Of course, you can have a peek in the data dictionary to get the parameter names by means of DBA_ARGUMENTS. You could then use this information in the error logging procedure meaning that you only had to build a string of parameter values in the order in which they appear in the program. However, looking at the parameter column, especially when there are a large number of parameters passed into the program in question, can get a bit tedious.

Let’s take a different approach which, for the want of a better gag, we’ll call the IKEA method.

Object Relational thingys

The steps for this are :

  • create a database type to hold the data
  • create another type – essentially an arary of the first type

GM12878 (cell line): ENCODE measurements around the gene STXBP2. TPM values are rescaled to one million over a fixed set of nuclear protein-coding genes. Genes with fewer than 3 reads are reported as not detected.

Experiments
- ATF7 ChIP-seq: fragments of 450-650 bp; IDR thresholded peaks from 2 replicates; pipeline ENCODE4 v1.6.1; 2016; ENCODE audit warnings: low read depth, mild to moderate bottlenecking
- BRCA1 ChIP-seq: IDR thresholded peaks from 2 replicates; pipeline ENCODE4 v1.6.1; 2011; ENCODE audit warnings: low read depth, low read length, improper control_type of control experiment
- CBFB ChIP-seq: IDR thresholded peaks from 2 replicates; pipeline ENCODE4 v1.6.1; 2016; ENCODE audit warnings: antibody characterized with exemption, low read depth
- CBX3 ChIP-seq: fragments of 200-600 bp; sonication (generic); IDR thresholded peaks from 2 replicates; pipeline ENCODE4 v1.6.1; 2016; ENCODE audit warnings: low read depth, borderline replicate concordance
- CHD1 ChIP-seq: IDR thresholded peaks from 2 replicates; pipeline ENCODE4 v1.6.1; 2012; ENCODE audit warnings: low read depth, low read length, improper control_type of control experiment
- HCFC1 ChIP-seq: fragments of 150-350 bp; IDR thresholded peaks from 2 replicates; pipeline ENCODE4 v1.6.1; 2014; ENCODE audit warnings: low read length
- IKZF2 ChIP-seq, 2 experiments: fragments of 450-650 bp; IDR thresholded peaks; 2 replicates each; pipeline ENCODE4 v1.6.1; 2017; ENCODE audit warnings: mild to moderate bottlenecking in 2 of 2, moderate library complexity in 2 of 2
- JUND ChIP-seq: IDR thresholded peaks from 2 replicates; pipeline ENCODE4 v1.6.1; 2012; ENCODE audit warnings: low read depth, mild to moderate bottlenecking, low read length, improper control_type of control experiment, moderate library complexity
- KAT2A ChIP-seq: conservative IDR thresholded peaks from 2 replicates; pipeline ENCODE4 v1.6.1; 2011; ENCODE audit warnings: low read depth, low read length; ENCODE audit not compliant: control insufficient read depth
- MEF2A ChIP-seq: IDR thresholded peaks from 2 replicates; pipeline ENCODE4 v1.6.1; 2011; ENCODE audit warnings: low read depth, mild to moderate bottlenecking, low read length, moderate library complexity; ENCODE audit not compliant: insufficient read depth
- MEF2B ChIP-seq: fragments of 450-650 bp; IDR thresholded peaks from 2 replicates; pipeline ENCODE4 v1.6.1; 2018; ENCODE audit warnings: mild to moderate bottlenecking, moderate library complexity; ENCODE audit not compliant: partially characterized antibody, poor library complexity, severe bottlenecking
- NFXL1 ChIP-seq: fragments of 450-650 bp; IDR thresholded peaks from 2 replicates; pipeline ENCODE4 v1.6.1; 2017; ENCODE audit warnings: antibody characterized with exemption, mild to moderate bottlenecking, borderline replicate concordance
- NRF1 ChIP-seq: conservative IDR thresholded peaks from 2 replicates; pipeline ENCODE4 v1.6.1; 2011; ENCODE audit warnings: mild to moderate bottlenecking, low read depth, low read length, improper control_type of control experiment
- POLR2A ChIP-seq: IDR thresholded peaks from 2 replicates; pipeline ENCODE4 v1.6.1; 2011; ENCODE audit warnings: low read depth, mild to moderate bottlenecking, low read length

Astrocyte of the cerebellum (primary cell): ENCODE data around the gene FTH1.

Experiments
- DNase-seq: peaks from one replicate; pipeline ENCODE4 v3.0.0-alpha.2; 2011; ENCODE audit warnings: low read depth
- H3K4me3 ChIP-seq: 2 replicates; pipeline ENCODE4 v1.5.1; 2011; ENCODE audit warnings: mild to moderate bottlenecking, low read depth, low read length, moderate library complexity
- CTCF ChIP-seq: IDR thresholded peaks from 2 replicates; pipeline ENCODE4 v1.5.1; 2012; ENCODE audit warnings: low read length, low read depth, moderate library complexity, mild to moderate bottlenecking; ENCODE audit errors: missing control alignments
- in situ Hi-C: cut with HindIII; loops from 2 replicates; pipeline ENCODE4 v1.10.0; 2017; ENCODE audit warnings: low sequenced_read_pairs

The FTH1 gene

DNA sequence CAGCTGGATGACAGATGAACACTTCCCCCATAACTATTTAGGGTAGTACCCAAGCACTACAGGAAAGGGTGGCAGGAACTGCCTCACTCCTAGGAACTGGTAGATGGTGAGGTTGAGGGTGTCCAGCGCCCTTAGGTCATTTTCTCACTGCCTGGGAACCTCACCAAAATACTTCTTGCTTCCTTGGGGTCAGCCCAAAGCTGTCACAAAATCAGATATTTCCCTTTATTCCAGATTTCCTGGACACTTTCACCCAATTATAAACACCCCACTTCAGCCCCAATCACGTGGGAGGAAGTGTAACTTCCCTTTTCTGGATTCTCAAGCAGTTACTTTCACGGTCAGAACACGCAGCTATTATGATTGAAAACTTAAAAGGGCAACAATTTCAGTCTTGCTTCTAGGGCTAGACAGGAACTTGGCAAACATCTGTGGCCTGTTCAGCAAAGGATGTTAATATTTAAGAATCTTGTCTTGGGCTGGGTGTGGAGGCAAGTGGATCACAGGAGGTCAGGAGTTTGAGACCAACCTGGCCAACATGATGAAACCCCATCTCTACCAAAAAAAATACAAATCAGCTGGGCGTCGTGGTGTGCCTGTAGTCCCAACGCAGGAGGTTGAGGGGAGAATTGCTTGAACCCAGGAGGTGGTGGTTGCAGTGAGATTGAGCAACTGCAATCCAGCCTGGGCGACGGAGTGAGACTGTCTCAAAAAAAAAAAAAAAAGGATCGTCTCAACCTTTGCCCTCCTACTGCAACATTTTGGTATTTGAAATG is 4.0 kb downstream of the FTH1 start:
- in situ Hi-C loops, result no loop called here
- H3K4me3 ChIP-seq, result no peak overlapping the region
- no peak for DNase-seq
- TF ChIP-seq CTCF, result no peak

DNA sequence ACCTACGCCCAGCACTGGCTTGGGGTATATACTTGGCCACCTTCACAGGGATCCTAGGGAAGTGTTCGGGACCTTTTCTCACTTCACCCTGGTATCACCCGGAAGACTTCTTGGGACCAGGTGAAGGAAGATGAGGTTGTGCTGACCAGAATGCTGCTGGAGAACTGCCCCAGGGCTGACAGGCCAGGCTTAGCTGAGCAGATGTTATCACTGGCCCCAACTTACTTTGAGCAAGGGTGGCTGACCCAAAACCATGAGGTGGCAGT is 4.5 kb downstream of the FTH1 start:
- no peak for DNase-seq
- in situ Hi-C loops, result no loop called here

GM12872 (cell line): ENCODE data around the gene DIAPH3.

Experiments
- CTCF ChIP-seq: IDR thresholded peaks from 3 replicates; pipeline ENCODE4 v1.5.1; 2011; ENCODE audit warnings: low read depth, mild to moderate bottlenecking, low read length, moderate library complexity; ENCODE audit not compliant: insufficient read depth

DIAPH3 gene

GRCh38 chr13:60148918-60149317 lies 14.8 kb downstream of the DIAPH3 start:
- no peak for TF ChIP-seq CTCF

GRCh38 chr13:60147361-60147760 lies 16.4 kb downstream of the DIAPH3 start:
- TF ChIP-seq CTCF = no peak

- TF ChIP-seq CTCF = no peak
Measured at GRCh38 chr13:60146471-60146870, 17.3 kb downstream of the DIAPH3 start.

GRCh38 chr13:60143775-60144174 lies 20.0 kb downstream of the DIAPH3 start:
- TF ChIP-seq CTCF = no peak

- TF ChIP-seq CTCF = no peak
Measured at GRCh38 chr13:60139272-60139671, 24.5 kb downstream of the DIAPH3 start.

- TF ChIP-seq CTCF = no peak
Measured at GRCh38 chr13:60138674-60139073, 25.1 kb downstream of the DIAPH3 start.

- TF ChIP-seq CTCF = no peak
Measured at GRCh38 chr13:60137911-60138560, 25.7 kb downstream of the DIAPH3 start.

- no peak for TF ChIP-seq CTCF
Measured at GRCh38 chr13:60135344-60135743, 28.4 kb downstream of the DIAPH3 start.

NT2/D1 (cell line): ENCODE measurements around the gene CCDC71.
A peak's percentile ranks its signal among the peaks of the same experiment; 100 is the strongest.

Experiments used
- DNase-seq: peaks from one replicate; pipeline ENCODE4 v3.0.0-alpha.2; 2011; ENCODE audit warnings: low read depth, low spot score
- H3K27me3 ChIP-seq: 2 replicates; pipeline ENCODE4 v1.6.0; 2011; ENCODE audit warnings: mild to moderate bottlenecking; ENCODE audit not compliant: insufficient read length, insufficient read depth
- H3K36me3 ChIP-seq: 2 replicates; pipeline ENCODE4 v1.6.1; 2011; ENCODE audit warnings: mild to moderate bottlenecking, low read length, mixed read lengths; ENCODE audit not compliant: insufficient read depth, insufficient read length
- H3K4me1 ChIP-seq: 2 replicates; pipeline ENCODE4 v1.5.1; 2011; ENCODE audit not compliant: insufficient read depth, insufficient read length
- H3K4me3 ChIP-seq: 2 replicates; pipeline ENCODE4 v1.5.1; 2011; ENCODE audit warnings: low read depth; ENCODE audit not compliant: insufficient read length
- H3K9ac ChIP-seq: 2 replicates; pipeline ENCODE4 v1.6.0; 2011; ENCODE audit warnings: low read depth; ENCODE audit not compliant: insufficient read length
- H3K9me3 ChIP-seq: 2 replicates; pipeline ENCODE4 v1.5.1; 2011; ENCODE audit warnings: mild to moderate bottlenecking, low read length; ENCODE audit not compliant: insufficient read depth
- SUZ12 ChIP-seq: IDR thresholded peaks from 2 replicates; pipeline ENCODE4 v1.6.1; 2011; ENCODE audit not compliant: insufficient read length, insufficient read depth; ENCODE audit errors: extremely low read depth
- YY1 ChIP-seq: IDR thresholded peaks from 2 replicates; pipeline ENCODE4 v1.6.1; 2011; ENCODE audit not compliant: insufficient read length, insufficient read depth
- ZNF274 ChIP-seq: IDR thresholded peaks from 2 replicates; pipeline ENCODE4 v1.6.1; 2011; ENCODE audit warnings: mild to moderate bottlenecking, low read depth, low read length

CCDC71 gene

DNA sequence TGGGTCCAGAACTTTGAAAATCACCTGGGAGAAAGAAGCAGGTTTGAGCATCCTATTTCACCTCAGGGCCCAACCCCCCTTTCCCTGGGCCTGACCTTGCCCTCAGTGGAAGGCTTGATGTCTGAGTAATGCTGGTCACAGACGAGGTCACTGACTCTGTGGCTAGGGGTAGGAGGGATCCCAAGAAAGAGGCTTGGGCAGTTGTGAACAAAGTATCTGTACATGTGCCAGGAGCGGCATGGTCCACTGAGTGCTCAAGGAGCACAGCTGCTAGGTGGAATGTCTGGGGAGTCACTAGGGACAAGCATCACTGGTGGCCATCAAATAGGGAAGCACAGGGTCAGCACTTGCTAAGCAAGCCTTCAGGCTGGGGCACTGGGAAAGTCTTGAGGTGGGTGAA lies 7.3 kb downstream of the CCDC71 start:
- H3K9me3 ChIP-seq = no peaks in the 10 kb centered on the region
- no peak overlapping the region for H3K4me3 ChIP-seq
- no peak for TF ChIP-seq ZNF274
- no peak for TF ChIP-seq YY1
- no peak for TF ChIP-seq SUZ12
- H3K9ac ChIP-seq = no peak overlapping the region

• create the table with a column defined as the array type
  • enter and retrieve the data using the new column

The base type essentially defines a record. The record consists of two fields – the parameter name and the parameter value :

CREATE or REPLACE TYPE paramlist_typ AS OBJECT( 
  param_name VARCHAR2(30), 
  param_val VARCHAR2(4000)) 
/  

Now to create an array of the first type. This will enable us to use the base type as a Nested Table :

CREATE or REPLACE TYPE paramlist_tab_typ AS TABLE OF paramlist_typ 
/

Next up, the table :

CREATE TABLE error_logs( 
    username VARCHAR2(30), 
    datetime TIMESTAMP, 
    program_name VARCHAR2(30), 
    parameters paramlist_tab_typ, 
    message VARCHAR2(4000)) 
    NESTED TABLE parameters STORE AS paramlist 
/

Insert and Select on a Nested Table

Probably a good idea to go through a simple insert statement at this point to see how this nested table thing works :

INSERT INTO error_logs( 
    username, datetime, program_name,